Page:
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Bachelor of Science in Cybersecurity: Curriculum

Curriculum Details

120 TOTAL CREDITS REQUIRED

Build a solid foundation of computer science and cybersecurity expertise in our Bachelor of Science in Cybersecurity, then focus your learning in one of three specializations.

Our cybersecurity curriculum draws on expertise from leading institutions, including the Secret Service, U.S. Postal Inspection Service, and Securities and Exchange Commission, as well as private companies like Deloitte, Prudential, and K2 Intelligence.

You’ll learn best practices and complete cybersecurity courses in:

  • Information security
  • Criminal justice
  • Computer hardware and software
  • Systems threats
  • Malware analysis
  • Cryptography

Cybersecurity Curriculum and Program of Study

In this program, students complete or transfer core coursework requirements (34–55 credits) in math, English, foreign language, quantitative reasoning, written and oral communication, humanities, natural sciences, and social sciences.

You’ll also complete:

  • Major course requirements (28 credits)
  • Professional development courses (6–9 credits)
  • Major related course requirements (15 credits)
  • Specialization courses (21 credits)
  • Sufficient elective courses to earn the minimum credit hours required for this degree

At least 60 credit hours of the 120 required must be in the liberal arts and sciences.

The cybersecurity curriculum course abstracts on this page are meant to provide a high-level course overview and are subject to change based on term, faculty, and/or institutional requirements. View the official course descriptions as written in the Utica University Academic Catalog and in adherence to regional compliance. Select the appropriate Undergraduate Catalog from the dropdown.

MAJOR COURSE REQUIREMENTS

The purpose of this course is to introduce students to the basic concepts of cybersecurity including cryptography, data hiding, steganography, computer forensics, and cyber investigations. Delivery methods include lectures and demonstrations. Assessment will include individual hands-on assignments, team exercises, and tests. The course culminates with presentations from students based on a combined team activity blending concepts learned throughout the course.

Computer hardware and peripherals and other digital media used in commission of cyber-crimes. Hands-on examination of devices, including building, configuring, upgrading, troubleshooting, diagnosis, and repair.

This course provides fundamental instruction on the application of programming languages relevant to the cybersecurity domain. The course explores the impact that computer code has on the implementation, monitoring, and securing of computer systems against attacks and unauthorized access from a cybersecurity professional’s perspective. Students will design, apply, and execute relevant tasks through hands-on assignments. Students will use both the Windows and Linux operating system platforms to perform these tasks.

Explore the foundations of software and technology for cybersecurity and information assurance.

Examine the protection of proprietary information in both the corporate and government sectors. You’ll explore topics including information as a resource, legal issues, policy formulation, administrative and technical remedies, and case studies.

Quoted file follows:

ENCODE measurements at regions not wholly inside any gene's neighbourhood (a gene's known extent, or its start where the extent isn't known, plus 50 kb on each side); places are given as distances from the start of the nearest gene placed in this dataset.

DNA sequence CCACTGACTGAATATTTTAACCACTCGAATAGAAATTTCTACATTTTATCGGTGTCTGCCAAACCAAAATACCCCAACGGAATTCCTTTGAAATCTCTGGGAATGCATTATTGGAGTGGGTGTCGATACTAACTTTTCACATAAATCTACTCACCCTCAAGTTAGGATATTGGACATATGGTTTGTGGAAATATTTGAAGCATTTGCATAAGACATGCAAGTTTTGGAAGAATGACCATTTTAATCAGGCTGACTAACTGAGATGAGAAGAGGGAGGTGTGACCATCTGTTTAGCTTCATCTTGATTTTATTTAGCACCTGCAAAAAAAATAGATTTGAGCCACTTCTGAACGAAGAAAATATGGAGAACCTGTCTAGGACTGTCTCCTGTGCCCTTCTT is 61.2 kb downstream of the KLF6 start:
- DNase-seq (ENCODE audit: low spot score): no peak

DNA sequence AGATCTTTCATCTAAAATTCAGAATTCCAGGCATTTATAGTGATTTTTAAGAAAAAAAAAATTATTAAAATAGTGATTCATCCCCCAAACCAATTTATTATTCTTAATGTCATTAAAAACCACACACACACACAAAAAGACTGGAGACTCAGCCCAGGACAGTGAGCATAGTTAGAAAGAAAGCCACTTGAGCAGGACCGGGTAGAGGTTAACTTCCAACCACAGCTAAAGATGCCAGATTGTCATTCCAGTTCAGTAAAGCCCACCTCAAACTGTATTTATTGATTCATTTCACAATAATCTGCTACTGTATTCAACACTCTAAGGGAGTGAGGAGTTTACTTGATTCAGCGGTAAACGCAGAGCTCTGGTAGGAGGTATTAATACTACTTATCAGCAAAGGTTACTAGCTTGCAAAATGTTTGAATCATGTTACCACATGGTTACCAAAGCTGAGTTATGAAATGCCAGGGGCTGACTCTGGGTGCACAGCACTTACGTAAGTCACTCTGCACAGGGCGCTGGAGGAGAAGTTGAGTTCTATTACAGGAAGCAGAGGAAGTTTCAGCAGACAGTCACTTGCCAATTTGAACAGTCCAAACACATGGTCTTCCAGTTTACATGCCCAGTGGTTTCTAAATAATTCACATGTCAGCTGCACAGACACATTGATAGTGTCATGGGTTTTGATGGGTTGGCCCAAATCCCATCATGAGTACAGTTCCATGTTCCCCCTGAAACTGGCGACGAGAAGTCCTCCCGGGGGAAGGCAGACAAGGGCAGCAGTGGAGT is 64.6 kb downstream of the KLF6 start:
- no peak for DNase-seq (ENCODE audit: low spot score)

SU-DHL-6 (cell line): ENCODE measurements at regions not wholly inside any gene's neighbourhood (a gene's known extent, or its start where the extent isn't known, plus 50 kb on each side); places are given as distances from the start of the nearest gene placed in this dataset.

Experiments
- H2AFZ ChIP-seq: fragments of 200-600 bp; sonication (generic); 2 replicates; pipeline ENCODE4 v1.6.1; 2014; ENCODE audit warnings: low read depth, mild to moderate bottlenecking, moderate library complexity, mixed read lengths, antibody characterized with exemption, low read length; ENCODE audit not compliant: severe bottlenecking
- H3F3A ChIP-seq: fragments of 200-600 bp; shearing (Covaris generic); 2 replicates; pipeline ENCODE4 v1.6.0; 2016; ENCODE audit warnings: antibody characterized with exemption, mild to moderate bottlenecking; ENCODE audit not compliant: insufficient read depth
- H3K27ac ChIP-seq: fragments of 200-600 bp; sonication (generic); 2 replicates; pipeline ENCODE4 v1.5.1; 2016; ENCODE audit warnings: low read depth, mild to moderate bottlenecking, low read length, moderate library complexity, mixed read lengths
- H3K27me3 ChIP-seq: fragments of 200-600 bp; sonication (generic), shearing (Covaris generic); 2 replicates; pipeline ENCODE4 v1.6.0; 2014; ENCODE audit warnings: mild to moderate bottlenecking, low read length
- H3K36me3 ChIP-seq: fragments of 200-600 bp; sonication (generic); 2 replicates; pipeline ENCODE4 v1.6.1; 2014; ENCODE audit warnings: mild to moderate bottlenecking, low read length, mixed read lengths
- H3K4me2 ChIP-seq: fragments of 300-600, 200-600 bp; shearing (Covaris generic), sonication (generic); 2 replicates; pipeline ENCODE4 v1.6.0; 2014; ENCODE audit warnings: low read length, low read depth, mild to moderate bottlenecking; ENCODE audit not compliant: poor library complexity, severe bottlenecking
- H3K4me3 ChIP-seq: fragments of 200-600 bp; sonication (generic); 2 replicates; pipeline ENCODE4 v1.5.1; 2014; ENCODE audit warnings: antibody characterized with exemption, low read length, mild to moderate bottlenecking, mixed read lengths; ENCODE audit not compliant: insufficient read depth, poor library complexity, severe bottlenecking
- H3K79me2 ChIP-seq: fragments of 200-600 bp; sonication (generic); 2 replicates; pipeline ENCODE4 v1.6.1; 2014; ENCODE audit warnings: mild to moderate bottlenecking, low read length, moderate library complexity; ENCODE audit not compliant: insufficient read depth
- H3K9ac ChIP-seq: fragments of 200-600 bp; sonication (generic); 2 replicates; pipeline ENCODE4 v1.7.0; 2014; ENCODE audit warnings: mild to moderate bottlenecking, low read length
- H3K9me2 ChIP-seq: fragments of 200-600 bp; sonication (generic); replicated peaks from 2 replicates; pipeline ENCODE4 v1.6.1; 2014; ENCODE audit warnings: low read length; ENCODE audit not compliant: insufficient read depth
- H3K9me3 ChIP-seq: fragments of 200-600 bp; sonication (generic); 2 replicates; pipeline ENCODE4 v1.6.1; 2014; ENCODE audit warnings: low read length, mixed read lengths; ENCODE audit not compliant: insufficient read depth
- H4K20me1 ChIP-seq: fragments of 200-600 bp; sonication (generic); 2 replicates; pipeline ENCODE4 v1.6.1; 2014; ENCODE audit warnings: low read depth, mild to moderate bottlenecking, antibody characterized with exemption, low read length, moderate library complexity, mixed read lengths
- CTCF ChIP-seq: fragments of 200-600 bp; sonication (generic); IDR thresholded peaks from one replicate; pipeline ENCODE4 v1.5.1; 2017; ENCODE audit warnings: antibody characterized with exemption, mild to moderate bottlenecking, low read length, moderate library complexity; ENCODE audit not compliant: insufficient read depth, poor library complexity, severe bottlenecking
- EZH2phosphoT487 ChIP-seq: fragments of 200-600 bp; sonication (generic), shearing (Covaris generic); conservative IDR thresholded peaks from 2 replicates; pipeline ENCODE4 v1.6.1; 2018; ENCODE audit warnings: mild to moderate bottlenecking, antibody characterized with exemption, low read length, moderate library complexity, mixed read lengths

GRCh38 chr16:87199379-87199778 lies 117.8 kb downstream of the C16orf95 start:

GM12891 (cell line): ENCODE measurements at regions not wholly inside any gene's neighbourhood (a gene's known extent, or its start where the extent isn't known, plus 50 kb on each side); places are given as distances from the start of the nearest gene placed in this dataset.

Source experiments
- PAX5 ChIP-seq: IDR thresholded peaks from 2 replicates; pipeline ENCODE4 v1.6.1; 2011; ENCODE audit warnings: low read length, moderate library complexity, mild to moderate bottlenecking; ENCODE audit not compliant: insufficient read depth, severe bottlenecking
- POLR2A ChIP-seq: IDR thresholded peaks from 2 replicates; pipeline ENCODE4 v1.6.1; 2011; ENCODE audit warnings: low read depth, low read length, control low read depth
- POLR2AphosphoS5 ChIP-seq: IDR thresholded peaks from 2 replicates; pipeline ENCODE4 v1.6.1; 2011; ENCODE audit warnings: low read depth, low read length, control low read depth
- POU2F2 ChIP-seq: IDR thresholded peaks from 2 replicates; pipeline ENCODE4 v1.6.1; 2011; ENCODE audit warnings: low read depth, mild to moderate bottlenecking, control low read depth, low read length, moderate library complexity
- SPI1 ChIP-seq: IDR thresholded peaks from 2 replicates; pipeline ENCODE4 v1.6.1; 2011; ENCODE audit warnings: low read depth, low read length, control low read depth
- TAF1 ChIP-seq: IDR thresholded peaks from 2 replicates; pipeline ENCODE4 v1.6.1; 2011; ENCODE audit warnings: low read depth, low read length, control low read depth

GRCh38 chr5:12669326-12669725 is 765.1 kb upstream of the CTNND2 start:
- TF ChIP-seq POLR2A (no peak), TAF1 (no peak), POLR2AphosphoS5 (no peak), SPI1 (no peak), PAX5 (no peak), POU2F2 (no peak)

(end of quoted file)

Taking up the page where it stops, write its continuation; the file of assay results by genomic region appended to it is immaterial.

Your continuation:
Study of the technology, laws, regulations, ethics and procedures for conducting computer network investigations.

Prerequisite: CYB 333

The purpose of this course is to provide students with a basic ability to understand where and how cryptography is applied in both public and private organizations. The course will cover basic codes and ciphers along with modern and advanced cryptographic techniques. Topics to be covered in this course include: symmetric and asymmetric cryptography, public key cryptography, file hashing, digital signatures, wireless encryption techniques and steganography.

Prerequisite: CYB 333

Explore the methods and motives of cybersecurity incident perpetrators, study the countermeasures used to prevent and detect incidents, and examine the ethical obligations of security professionals.

MAJOR RELATED COURSE REQUIREMENTS

CRJ 335 – Cybercrime Law and Investigations (3)
Cybercrimes, including computer crimes, Internet fraud, e-commerce, and threats to the national infrastructure. Policies, legal issues, and investigative techniques and strategies, and implications for investigation and enforcement on a global scale.

OR

POL 341 – Jurisprudence of the Criminal Law (3)
Criminal law as process for dispute settlement and maintenance of order by the state. Emphasis on legal reasoning, legal process, and necessity to maintain historical continuity and doctrinal consistency.

PHI 107 Ethics
A critical and historical study of the major ethical theories from the period of Plato to the present. Analysis also of problems present in the construction of ethical theories, the nature of moral judgment, and moral evaluation.

OR

PHI 108 Professional Ethics
This course examines ethical dilemmas encountered by professionals at work. Journalism, health care, law, education, computer science/information technology and public relations all provide examples.

PSY/SOC 211 Statistics in the Behavioral Sciences